Abu Dhabi National Energy (TAQA), the United Arab Emirates state-owned oil exploration company, sold its 7 percent share of Tesla Motors. TAQA made a tidy $113 million profit and then made its portfolio a tad less diverse by investing the money in a northern Iraq power plant.

TAQA took advantage of Tesla’s recent stock rally, the value of which has doubled since the energy company received the automaker’s shares. The high end electric vehicle manufacturer says it is on target to reach profitability next year, but nevertheless TAQA had decided Tesla was not a core investment.

For TAQA and Abu Dhabi, the stock’s sale was a very quick buck. TAQA had only had the 7 million shares of stock, which was 7 percent of Tesla’s equity, since December 2010. But for Abu Dhabi, which has 94 percent of the UAE’s oil reserves and manages over half of the country’s GDP, the future for now is investing in energy projects throughout the Middle East. The emirate is not exactly exiting its investments in the automobile industry, however; it is still the largest shareholder in Daimler via one of its sovereign wealth funds.

Observers who wonder if this is a sign that the UAE and other Gulf countries are not confident about clean technology and clean energy investments are reading too much in this relatively small transaction. Abu Dhabi is still moving forward on its Masdar City complex, a futuristic zero-carbon and zero-waste city to which Siemens will relocate its Middle East headquarters. A $600 million solar power plant is due to launch later this year. Nearby, glitzy Dubai is mulling the purchase of solar from panels installed on the city’s office buildings and houses. With nearby Qatar investing in everything from solar to smart grid technologies and even Saudi Arabia building LEED-certified projects, the future of green technology and renewable energy in the Middle East, quite counterintuitively considering the importance of the region’s oil and gas sector, is still bright.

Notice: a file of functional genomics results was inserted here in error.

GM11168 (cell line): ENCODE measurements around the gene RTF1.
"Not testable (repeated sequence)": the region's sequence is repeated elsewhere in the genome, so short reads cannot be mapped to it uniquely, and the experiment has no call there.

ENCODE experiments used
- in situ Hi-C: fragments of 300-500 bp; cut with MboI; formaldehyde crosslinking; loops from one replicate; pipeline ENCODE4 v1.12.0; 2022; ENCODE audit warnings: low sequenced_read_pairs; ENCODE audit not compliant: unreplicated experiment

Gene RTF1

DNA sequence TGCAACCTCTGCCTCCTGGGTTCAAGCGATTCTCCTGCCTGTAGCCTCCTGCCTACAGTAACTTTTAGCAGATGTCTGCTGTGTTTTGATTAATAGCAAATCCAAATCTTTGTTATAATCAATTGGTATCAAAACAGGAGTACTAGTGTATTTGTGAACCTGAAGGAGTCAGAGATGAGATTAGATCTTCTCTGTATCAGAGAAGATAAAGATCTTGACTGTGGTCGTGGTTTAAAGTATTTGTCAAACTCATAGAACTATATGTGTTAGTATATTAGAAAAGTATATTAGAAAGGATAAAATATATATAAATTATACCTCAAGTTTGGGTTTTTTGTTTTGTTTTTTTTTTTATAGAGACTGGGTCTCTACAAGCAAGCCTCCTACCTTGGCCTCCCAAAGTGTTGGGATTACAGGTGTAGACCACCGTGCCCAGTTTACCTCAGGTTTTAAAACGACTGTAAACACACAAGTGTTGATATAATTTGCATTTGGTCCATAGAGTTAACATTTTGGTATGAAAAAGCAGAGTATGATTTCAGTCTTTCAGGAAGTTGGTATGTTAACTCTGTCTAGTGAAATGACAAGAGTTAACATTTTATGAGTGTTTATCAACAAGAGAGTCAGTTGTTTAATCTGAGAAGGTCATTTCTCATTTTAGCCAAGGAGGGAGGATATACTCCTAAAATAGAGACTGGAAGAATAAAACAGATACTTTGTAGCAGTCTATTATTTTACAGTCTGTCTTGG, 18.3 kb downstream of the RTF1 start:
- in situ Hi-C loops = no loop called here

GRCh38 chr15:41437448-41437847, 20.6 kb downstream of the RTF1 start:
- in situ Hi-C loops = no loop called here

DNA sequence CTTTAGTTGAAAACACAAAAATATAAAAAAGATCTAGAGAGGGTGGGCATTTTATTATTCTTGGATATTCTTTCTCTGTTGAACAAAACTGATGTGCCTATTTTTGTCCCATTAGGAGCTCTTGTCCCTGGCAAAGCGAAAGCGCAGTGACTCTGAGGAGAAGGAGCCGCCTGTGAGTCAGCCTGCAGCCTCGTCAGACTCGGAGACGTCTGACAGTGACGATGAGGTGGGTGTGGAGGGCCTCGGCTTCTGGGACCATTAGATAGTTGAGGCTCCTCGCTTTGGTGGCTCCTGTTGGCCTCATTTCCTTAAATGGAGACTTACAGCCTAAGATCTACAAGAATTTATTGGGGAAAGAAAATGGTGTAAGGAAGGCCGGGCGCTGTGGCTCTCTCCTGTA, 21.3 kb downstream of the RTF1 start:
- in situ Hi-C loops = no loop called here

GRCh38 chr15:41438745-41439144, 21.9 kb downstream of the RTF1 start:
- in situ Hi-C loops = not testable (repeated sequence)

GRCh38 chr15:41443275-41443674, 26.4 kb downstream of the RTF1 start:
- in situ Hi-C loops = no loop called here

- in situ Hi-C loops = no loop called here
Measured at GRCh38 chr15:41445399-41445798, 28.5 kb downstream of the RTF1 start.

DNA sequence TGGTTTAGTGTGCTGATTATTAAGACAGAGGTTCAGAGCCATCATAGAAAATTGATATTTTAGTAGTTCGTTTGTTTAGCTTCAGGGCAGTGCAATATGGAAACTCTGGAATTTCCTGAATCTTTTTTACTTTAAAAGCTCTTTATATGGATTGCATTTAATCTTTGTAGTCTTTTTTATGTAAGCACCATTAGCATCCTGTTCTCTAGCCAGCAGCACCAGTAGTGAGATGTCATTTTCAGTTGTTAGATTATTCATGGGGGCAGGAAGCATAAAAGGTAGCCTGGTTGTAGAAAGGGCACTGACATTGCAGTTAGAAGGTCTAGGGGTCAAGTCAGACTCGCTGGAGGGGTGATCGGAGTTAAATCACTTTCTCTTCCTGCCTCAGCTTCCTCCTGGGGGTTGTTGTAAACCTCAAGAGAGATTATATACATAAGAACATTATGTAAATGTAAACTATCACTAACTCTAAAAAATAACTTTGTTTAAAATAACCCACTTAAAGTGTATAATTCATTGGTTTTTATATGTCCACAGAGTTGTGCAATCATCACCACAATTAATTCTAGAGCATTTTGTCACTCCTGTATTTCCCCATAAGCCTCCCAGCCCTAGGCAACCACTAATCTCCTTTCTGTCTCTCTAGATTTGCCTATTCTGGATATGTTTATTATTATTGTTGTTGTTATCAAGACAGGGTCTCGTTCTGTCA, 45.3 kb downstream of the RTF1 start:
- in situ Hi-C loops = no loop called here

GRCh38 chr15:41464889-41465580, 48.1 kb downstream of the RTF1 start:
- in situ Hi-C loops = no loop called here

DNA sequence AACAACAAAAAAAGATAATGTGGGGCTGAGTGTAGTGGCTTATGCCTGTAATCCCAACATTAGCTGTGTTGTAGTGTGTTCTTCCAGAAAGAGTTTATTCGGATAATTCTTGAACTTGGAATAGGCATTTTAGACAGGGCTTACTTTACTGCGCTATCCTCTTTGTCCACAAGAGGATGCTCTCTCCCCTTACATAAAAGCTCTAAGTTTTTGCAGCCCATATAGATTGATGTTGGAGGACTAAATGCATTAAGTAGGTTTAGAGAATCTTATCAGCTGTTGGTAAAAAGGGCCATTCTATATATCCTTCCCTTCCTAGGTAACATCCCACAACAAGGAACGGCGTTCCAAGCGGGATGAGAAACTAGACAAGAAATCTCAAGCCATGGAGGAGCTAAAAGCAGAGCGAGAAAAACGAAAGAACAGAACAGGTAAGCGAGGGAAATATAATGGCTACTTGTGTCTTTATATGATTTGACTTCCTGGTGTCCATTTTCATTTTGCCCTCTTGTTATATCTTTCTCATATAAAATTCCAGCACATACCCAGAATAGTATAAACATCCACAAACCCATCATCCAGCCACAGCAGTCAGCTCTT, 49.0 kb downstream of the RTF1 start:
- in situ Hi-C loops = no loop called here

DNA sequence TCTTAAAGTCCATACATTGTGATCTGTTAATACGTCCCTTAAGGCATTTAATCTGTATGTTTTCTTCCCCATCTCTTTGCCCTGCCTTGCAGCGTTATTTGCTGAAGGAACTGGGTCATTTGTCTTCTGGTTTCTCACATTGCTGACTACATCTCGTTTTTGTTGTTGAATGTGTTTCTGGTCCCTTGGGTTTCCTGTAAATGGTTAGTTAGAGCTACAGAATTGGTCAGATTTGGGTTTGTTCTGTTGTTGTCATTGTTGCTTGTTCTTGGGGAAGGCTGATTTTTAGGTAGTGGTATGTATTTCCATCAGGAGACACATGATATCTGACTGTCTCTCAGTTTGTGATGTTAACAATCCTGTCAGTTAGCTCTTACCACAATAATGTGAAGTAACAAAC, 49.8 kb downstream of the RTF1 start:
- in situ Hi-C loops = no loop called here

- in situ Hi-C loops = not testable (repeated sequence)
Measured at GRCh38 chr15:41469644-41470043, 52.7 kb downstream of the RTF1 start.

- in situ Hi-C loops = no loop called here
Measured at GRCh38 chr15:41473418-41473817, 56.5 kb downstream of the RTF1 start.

Meanwhile Tesla surges ahead with new models and new showrooms.

Published earlier this morning on Triple Pundit.

Photo courtesy Wikipedia (Tumbenhaur).

About The Author

Leon Kaye

Leon Kaye is the founder and editor of GreenGoPost.com. Based in California, he specializes in social media consulting and strategic communications. A journalist and writer since 2009, his work has appeared on Triple Pundit , The Guardian's Sustainable Business site and has appeared on Inhabitat and Earth911. His focus is making the business case for sustainability and corporate social responsibility. Areas of interest include the <a Middle East, sustainable development in The Balkans, Brazil and Korea. He was a new media journalism fellow at the International Reporting Project, for which he covered child survival in India during February 2013. Contact him at leon@greengopost.com. You can also reach out via Twitter (Leon Kaye) and Instagram (GreenGoPost). Since 2013, he has spent much of his time in Abu Dhabi, UAE, working with Masdar, the emirate's renewable energy company. He lives in Fresno, California.